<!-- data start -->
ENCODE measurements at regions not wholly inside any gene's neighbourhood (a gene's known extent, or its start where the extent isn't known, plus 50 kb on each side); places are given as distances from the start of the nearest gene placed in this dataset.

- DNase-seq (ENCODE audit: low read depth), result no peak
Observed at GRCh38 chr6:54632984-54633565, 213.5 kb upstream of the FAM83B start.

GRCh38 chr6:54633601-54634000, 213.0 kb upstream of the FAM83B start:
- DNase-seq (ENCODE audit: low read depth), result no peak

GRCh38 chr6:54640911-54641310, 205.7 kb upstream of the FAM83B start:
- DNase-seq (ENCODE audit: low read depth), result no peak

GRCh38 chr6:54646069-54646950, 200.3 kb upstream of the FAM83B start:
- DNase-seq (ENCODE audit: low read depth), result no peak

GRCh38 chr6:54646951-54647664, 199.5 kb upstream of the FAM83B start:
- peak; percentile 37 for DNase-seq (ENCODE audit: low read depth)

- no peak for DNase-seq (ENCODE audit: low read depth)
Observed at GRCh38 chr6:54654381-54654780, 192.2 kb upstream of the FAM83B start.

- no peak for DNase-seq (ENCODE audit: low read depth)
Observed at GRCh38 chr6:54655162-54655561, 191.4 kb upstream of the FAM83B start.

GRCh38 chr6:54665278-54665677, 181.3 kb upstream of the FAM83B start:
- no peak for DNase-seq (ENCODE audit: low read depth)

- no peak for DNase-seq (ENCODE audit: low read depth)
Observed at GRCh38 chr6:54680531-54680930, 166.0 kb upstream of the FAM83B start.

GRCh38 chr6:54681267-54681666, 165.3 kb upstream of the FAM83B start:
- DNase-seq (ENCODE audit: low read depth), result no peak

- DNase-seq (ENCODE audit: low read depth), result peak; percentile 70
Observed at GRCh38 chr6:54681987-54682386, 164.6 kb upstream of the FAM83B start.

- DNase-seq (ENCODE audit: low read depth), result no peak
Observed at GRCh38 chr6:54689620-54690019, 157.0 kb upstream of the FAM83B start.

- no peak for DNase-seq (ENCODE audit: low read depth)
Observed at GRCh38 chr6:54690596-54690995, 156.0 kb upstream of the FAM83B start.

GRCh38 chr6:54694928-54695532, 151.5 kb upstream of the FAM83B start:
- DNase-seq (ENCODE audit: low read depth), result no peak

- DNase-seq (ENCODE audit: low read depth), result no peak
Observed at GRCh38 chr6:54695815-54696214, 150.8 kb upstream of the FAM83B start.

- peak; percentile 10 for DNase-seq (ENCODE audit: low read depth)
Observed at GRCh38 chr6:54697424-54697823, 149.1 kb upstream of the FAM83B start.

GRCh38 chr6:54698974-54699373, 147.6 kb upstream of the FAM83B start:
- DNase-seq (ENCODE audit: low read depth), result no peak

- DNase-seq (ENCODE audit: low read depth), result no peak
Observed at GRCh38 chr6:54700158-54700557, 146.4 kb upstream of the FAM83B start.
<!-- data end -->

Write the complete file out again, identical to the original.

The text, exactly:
ENCODE measurements at regions not wholly inside any gene's neighbourhood (a gene's known extent, or its start where the extent isn't known, plus 50 kb on each side); places are given as distances from the start of the nearest gene placed in this dataset.

- DNase-seq (ENCODE audit: low read depth), result no peak
Observed at GRCh38 chr6:54632984-54633565, 213.5 kb upstream of the FAM83B start.

GRCh38 chr6:54633601-54634000, 213.0 kb upstream of the FAM83B start:
- DNase-seq (ENCODE audit: low read depth), result no peak

GRCh38 chr6:54640911-54641310, 205.7 kb upstream of the FAM83B start:
- DNase-seq (ENCODE audit: low read depth), result no peak

GRCh38 chr6:54646069-54646950, 200.3 kb upstream of the FAM83B start:
- DNase-seq (ENCODE audit: low read depth), result no peak

GRCh38 chr6:54646951-54647664, 199.5 kb upstream of the FAM83B start:
- peak; percentile 37 for DNase-seq (ENCODE audit: low read depth)

- no peak for DNase-seq (ENCODE audit: low read depth)
Observed at GRCh38 chr6:54654381-54654780, 192.2 kb upstream of the FAM83B start.

- no peak for DNase-seq (ENCODE audit: low read depth)
Observed at GRCh38 chr6:54655162-54655561, 191.4 kb upstream of the FAM83B start.

GRCh38 chr6:54665278-54665677, 181.3 kb upstream of the FAM83B start:
- no peak for DNase-seq (ENCODE audit: low read depth)

- no peak for DNase-seq (ENCODE audit: low read depth)
Observed at GRCh38 chr6:54680531-54680930, 166.0 kb upstream of the FAM83B start.

GRCh38 chr6:54681267-54681666, 165.3 kb upstream of the FAM83B start:
- DNase-seq (ENCODE audit: low read depth), result no peak

- DNase-seq (ENCODE audit: low read depth), result peak; percentile 70
Observed at GRCh38 chr6:54681987-54682386, 164.6 kb upstream of the FAM83B start.

- DNase-seq (ENCODE audit: low read depth), result no peak
Observed at GRCh38 chr6:54689620-54690019, 157.0 kb upstream of the FAM83B start.

- no peak for DNase-seq (ENCODE audit: low read depth)
Observed at GRCh38 chr6:54690596-54690995, 156.0 kb upstream of the FAM83B start.

GRCh38 chr6:54694928-54695532, 151.5 kb upstream of the FAM83B start:
- DNase-seq (ENCODE audit: low read depth), result no peak

- DNase-seq (ENCODE audit: low read depth), result no peak
Observed at GRCh38 chr6:54695815-54696214, 150.8 kb upstream of the FAM83B start.

- peak; percentile 10 for DNase-seq (ENCODE audit: low read depth)
Observed at GRCh38 chr6:54697424-54697823, 149.1 kb upstream of the FAM83B start.

GRCh38 chr6:54698974-54699373, 147.6 kb upstream of the FAM83B start:
- DNase-seq (ENCODE audit: low read depth), result no peak

- DNase-seq (ENCODE audit: low read depth), result no peak
Observed at GRCh38 chr6:54700158-54700557, 146.4 kb upstream of the FAM83B start.